Slim, blue-eyed, and sporting a tidy ponytail, Koball has drawn on his science background to convert the 375-acre McNab spread, a late-1800s sheep and cattle operation transformed into a vineyard, to today’s certified-organic farm. To share one of the more mysterious tenets of biodynamics, Koball invites a group of visitors to climb ladder-steep steps into a three-story tower, where windows without glass overlook vineyards that reach across a narrow valley to oak-covered hills. In the middle of the small room is a wooden table displaying three cow horns, each a different size. Beside them is a small flask of powdered white quartz crystals. At sunrise on the spring equinox, Koball puts quartz in a horn and buries it. Six months later, he digs it up and adds copious amounts of water. He then sprays it on his vineyards to attract and bend light onto his plants. The fall equinox ritual uses manure in the horns to stimulate roots. These biodynamic practices help regulate basic biological processes while balancing the life forces of the vineyards, Koball says.

Amigo Bob welcomes these agricultural innovations, but he calls the greening of the wine industry a work in progress. As he and Hoxsey drive slowly away from Hoxsey’s vineyards beside the Napa River, they discuss the opportunities for increasing the valley’s organic production from the current five percent to 10, 20—dreaming now—even 50 percent. They flush a flock of wild turkeys from an oak woodlot, where Hoxsey grazes cattle to minimize the risk of wildfire. Despite escalating interest in environmentally friendly farming, his acreage is an organic oasis surrounded by fields chemically sprayed and fertilized. As they pass vineyard after vineyard, Hoxsey points to signs of progress. During the 20 years Amigo Bob has been working in Napa Valley, the use of cover crops has mushroomed from none to nearly two-thirds of the acreage planted. One hundred vineyards are now producing organic grapes. Soil is improving. Hummingbirds and bees buzz about in droves.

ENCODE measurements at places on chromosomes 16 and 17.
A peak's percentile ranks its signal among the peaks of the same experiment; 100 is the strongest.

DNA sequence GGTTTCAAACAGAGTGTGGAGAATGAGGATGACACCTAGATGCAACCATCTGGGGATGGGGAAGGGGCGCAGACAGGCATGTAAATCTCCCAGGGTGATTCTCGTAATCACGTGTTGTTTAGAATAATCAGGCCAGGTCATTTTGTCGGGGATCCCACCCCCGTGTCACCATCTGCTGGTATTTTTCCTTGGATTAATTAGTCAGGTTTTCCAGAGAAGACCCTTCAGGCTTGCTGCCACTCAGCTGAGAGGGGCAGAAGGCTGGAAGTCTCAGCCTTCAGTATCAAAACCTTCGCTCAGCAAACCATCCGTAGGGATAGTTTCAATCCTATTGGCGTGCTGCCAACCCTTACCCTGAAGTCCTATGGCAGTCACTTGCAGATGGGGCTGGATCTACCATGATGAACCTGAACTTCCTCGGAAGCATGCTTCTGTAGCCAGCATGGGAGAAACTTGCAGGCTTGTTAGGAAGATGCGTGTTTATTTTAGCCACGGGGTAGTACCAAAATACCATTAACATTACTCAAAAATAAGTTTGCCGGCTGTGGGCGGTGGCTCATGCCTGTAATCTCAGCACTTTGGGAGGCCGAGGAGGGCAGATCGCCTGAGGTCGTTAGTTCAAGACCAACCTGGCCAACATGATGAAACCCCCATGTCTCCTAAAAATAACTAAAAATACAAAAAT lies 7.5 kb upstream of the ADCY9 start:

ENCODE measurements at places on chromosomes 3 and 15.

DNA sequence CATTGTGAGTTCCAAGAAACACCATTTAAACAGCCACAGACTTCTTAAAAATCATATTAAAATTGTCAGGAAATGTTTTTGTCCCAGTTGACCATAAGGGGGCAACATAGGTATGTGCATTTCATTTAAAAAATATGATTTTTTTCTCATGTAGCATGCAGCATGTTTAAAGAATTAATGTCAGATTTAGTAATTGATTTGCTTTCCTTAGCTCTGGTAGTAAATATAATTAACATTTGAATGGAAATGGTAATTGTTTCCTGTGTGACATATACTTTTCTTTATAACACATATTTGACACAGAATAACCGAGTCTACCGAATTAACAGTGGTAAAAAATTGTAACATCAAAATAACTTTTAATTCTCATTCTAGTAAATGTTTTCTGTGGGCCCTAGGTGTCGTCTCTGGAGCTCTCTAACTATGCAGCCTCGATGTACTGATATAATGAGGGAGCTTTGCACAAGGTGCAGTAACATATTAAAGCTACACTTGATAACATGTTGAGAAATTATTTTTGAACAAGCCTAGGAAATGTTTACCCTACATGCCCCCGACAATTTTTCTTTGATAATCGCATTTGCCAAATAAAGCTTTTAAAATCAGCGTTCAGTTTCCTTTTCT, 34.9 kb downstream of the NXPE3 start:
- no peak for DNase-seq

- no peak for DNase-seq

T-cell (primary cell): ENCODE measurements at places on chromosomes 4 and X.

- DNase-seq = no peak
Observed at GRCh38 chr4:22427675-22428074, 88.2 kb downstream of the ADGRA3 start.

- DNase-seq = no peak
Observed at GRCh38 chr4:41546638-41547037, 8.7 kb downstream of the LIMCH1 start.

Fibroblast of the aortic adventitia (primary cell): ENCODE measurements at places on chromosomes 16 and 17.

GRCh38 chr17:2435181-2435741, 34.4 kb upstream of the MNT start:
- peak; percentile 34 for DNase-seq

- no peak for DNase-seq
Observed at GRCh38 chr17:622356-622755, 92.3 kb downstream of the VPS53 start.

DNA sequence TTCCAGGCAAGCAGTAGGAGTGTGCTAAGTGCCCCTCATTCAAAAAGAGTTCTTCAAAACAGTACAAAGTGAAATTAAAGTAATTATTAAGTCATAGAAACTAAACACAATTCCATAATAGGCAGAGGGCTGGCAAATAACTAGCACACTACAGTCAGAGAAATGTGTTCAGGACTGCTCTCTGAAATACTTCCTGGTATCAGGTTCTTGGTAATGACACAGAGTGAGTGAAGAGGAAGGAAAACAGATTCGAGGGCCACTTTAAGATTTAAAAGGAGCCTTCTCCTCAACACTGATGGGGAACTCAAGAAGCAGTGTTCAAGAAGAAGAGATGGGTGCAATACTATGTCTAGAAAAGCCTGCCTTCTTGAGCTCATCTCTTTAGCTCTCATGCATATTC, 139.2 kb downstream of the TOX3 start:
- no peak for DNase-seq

Farming here has evolved from scorched earth, Hoxsey says. “As long as there are creative people, I see nothing but potential.” Amigo Bob just smiles. At the rate the wine industry is going green, he could live to see Hoxsey’s optimism fulfilled. For today, a hawk soaring over a field of sweet-smelling soil symbolizes the hope that keeps him going.